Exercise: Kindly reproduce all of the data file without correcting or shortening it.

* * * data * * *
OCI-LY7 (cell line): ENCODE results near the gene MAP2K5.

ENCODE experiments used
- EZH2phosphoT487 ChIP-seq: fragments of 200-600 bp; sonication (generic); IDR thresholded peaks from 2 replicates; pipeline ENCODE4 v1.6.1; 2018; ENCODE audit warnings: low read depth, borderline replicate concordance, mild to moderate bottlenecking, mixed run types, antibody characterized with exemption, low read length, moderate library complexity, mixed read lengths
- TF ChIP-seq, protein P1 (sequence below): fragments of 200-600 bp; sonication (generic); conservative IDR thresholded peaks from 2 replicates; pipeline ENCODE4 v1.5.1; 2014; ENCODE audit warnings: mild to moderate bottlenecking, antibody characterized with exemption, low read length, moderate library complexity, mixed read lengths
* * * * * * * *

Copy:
OCI-LY7 (cell line): ENCODE results near the gene MAP2K5.

ENCODE experiments used
- EZH2phosphoT487 ChIP-seq: fragments of 200-600 bp; sonication (generic); IDR thresholded peaks from 2 replicates; pipeline ENCODE4 v1.6.1; 2018; ENCODE audit warnings: low read depth, borderline replicate concordance, mild to moderate bottlenecking, mixed run types, antibody characterized with exemption, low read length, moderate library complexity, mixed read lengths
- TF ChIP-seq, protein P1 (sequence below): fragments of 200-600 bp; sonication (generic); conservative IDR thresholded peaks from 2 replicates; pipeline ENCODE4 v1.5.1; 2014; ENCODE audit warnings: mild to moderate bottlenecking, antibody characterized with exemption, low read length, moderate library complexity, mixed read lengths